What troubles him is hard to describe. As much as anything, it is not knowing what’s wrong. It’s being bothered by everything and not knowing why. It’s wondering whether the next day will be any different from the one he’s stuck in. It’s thinking that if this is what life is going to be like, what’s the point? It’s not asking for help-he is a -warrior-and it’s not a disorder; it is the norm. It’s PTS, drop the D.
I meet Ojard at an Italian restaurant in Baltimore. He sits with his back to the wall. His new wife is there, and while I’m not thrilled about his being accompanied for an interview, I soon understood Linsie’s presence. Ojard says nothing good happened to him after he returned from Afghanistan until he met Linsie. (He was looking for help with his two kids from a previous marriage when her dad introduced the two at church.) She tells me he didn’t laugh for a long time, but he is starting to. We talk for almost two hours, and she holds his hand almost the entire time.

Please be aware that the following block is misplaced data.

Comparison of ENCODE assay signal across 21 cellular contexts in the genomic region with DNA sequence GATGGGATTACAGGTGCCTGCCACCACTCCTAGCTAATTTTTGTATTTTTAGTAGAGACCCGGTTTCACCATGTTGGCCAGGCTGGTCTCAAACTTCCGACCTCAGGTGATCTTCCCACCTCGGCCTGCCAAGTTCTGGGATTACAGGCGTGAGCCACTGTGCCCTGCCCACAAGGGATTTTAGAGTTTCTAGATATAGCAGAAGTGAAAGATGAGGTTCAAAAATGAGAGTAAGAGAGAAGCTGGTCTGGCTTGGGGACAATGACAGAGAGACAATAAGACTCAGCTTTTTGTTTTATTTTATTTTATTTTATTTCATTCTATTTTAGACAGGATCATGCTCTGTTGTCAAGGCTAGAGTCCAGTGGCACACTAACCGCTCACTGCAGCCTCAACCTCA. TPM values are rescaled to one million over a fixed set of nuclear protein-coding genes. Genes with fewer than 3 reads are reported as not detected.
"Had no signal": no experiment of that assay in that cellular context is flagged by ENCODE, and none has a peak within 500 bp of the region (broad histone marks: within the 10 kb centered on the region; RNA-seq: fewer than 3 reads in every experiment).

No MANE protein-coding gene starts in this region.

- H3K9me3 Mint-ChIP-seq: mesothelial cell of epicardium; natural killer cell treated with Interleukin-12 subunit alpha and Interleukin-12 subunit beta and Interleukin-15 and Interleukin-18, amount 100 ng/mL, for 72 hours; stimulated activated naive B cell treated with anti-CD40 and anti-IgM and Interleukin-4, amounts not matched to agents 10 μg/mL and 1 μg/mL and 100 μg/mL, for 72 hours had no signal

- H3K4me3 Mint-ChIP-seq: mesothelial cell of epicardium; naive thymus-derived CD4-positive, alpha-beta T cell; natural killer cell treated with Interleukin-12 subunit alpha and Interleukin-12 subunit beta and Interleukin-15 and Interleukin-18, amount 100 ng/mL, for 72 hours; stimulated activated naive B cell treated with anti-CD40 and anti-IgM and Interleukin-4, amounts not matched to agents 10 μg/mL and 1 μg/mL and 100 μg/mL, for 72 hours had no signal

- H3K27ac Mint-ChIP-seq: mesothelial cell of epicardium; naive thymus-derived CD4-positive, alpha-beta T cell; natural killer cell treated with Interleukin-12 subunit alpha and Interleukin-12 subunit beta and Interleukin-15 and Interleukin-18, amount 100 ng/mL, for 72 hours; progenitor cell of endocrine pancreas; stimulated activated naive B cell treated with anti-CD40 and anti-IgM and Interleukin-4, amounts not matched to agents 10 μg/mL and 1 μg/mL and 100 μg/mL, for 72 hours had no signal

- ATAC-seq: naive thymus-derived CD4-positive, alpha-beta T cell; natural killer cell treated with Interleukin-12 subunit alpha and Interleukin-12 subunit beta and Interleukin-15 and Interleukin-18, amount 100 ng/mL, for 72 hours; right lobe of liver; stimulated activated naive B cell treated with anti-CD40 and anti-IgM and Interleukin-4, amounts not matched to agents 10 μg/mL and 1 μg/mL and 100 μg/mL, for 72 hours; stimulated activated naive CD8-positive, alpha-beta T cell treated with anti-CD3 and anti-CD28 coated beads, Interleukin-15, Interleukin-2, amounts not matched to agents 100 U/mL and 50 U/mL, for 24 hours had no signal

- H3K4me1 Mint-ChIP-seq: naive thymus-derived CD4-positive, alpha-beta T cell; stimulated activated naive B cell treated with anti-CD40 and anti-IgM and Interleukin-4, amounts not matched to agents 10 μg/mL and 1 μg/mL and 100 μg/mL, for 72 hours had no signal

Ojard is 6' 5" with broad shoulders and a shaved scalp that won him the nickname Shrek in Afghanistan. (He wore the tag battle nurse on his scrubs-no family names in Role 3, not when so many of the patients are Taliban.) Yet for all he has been through, there is something fragile about the way he holds the hand of someone so much smaller. I learn she is the reason he’s alive -today-with an assist from his golf clubs.
After four months of being unable to function, Ojard says he had finally had enough, so he reached out for help. He found a doctor who would see him on an hour’s notice and began engaging in the only real cure for PTS: talking. It is on the golf course where the words come the easiest.
Salute Military Golf uses the game to rehabilitate veterans, and the organization helped get Ojard out of the house and onto the course for a few minutes of practice. Minutes turned into hours-Ojard chasing his ball with other vets who understood why someone would always sit with a view of the front door in an empty restaurant. So many people take the game for granted, but it gave Ojard a chance. It gave him a chance to go back to work and date the girl of his dreams. Golf got his world moving again.